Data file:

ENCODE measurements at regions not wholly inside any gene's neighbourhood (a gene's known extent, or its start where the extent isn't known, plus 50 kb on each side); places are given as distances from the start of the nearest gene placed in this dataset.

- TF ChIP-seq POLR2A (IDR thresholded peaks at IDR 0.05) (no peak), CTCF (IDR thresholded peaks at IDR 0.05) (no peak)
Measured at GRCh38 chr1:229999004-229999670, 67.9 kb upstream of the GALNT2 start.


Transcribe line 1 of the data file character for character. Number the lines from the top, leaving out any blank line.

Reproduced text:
ENCODE measurements at regions not wholly inside any gene's neighbourhood (a gene's known extent, or its start where the extent isn't known, plus 50 kb on each side); places are given as distances from the start of the nearest gene placed in this dataset.